The Holy Spirit #9: The Spirit of Adoption
After talking about who the Holy Spirit is and what His coming at Pentecost was all about, we have begun to talk about the ministry that the Spirit has in the lives of believers today. We have talked about the Spirit’s role as glorifying Christ to us, as the sanctifier of our souls and as our Helper, our Paraclete. In this article we will focus on the Spirit’s role as the Spirit of adoption, moving us to cry out to God, "Abba, Father." And of all the features of the Spirit’s work, I don’t know that there is anything as precious to God’s people as this ministry of creating a sense of "Abba Father" in our hearts.
"For you have not received a spirit of slavery leading to fear again, but you have received a Spirit of adoption as sons by which we cry out, ‘Abba! Father!’ The Spirit Himself bears witness with our spirit that we are children of God." (Romans 8:15-16)
Let’s look at three aspects of this passage:
The Spirit of adoption
Crying out "Abba, Father"
The Spirit bearing witness with our spirit that we are children of God
The Spirit of Adoption
Jesus said to Nicodemus, "Truly, truly, I say to you, unless one is born again, he cannot see the kingdom of God... Truly, truly, I say to you, unless one is born of water and the Spirit, he cannot enter into the kingdom of God. That which is born of the flesh is flesh, and that which is born of the Spirit is spirit. Do not marvel that I said to you, ‘You must be born again.’ The wind blows where it wishes and you hear the sound of it, but do not know where it comes from and where it is going; so is everyone who is born of the Spirit." When Jesus spoke about being born of the Spirit, He was speaking about the Holy Spirit as the Spirit of adoption. Regeneration (which means being born again) is something that the Spirit does. (It is not something that man does.) He is the One who brings us forth. He is the One who gives us new birth. He is the One who makes us the children of God. He is the author of adoption.
Of course, in the original Greek, there was no capitalization whatsoever. So how can we be sure that Paul is referring to the Holy Spirit in Romans 8:15 when he says the "spirit of adoption?" The next verse makes it clear: it is the Holy Spirit who bears witness with our spirit that we are children of God (i.e. the Spirit of God works to convince our spirits that we are God’s children).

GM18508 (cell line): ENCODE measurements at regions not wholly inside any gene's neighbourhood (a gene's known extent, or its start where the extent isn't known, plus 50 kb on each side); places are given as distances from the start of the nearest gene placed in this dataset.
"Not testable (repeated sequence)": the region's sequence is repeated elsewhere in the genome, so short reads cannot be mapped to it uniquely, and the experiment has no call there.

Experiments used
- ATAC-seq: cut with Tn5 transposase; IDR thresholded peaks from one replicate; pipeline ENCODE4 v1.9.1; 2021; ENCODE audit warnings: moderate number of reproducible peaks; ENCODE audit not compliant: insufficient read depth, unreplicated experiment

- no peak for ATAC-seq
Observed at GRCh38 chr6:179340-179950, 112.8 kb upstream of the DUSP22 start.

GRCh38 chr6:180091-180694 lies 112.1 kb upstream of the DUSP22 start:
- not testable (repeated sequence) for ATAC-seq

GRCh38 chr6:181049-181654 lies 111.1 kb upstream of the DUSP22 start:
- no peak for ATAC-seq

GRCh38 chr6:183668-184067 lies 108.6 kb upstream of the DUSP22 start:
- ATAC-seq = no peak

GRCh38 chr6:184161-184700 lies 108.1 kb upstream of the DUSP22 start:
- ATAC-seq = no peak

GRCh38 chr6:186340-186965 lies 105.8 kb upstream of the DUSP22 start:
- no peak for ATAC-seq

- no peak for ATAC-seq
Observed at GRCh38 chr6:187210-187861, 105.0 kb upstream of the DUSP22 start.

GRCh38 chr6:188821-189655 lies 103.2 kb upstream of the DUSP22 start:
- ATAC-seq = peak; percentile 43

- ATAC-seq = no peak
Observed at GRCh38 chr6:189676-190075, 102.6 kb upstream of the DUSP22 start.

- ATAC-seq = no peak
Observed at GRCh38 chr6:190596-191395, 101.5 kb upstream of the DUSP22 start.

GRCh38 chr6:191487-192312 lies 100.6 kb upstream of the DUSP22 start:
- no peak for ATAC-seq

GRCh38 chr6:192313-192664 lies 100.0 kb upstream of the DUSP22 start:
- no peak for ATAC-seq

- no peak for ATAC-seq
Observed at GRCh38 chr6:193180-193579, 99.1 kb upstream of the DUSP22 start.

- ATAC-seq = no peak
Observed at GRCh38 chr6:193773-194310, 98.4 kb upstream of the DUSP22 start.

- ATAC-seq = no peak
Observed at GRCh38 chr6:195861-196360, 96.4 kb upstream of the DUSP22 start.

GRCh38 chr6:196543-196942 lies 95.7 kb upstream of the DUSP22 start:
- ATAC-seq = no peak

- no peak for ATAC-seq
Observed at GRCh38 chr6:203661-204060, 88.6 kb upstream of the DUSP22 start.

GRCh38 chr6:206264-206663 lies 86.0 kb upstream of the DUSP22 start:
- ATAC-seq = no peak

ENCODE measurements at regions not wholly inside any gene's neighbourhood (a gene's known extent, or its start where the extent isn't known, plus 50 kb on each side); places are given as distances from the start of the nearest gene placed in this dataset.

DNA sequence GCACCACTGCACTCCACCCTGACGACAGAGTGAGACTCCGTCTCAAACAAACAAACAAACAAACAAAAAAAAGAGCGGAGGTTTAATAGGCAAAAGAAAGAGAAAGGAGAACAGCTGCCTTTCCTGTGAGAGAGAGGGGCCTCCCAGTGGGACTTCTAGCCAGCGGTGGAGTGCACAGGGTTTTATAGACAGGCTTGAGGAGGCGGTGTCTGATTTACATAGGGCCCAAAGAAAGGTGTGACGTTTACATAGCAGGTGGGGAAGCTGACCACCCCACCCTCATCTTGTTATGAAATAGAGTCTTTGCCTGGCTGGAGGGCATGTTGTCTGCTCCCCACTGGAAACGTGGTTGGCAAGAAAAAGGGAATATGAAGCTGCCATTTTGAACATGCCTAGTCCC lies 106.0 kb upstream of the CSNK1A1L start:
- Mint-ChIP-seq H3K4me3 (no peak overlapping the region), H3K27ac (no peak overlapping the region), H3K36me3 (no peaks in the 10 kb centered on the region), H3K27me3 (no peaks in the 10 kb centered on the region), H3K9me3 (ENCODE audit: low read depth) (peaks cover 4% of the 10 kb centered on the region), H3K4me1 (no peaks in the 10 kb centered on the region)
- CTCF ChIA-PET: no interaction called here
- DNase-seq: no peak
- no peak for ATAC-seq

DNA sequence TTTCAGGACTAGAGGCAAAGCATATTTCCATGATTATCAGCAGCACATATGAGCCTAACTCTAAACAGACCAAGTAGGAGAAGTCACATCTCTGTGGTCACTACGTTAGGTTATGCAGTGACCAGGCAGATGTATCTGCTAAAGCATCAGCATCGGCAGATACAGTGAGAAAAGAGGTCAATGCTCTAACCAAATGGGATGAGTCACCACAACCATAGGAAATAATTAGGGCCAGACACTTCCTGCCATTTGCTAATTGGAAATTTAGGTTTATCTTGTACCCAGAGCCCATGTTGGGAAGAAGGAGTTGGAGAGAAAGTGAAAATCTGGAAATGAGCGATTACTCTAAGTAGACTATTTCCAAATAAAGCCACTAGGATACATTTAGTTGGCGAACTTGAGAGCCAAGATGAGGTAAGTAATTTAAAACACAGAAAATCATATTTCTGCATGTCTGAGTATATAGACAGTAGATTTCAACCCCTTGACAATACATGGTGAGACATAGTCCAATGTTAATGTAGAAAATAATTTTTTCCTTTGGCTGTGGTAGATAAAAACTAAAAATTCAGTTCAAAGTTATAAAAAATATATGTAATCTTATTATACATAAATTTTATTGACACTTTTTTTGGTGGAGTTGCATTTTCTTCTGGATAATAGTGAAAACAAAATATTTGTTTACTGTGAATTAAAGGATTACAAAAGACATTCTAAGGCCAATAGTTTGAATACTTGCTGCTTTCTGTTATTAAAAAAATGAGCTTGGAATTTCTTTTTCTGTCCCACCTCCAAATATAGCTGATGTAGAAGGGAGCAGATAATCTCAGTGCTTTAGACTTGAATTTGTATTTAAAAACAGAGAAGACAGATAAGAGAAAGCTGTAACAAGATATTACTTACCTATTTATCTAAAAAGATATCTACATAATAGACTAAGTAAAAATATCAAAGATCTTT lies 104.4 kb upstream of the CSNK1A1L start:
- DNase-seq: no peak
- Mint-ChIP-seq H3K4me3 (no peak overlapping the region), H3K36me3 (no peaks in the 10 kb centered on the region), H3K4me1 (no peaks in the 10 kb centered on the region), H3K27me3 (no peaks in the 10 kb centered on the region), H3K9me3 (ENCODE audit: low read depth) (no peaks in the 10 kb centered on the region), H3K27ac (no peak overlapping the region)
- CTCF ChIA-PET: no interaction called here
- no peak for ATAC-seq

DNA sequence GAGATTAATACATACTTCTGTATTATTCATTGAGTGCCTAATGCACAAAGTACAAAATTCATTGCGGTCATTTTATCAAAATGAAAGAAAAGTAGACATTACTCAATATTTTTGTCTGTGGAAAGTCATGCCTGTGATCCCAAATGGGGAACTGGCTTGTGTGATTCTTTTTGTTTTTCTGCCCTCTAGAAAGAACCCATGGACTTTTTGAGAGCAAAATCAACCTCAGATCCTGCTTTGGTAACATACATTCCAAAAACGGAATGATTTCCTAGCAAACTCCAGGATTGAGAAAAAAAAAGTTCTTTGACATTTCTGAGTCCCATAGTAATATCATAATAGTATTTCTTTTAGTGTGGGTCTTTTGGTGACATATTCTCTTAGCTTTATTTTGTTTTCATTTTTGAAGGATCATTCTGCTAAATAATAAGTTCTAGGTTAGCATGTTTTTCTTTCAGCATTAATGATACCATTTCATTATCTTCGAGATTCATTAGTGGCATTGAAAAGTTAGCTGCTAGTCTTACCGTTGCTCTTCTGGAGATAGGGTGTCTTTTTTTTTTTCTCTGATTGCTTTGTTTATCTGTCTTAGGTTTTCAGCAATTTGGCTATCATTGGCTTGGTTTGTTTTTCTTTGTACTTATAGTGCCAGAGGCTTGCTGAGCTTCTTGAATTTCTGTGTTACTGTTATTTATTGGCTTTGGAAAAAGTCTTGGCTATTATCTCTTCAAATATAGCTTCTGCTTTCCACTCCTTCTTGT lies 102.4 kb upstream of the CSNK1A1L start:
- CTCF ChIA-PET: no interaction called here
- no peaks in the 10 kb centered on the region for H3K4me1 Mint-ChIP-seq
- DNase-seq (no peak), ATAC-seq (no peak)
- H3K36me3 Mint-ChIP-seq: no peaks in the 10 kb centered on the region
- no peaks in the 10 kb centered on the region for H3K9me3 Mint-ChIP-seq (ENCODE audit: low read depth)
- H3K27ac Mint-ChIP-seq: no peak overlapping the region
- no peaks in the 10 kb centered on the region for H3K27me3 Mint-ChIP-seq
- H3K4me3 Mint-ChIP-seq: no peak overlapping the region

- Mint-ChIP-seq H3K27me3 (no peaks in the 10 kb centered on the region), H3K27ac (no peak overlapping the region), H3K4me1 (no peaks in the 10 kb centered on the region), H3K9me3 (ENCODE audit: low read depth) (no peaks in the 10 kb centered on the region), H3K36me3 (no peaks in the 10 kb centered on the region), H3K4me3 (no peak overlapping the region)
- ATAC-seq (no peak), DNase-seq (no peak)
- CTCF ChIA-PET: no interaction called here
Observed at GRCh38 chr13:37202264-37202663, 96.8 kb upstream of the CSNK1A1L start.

Crying out "Abba Father"
God is referred to as Father only rarely in the OT (I’ve only found 11 times: Exod. 4:22; Deut 32:6; Ps 103:13; Is. 1:2; 63:16; Jer 3:4, 19; 31:9, 20; Hos 11:1; Mal 1:6). In fact, in Gal.4:1-7 — the only other passage that talks about us being moved by the Spirit to cry out "Abba, Father" to God — Paul says that before Christ, though believers were actually sons, they related to God as if they were slaves, much as a very young child is treated like a slave, in being disciplined and told everything he is supposed to do, etc.
But when Jesus comes on the scene, He does something radical. Not only does He pray to God as His father, but He uses this child-like intimate term "Abba" in order to do so, something that had never been done in the OT or in any of the ancient Hebrew Rabbinic writings. Mark 14:36 records Him as saying, "Abba! Father! All things are possible for You; remove this cup from Me; yet not what I will, but what You will." ABBA was an expression of intimacy used by children toward their fathers. The typical, more formal way of addressing one’s father was the word ABI. But ABBA is the more intimate, affectionate way that a young child would address his father, not dissimilar to "Daddy" in our language.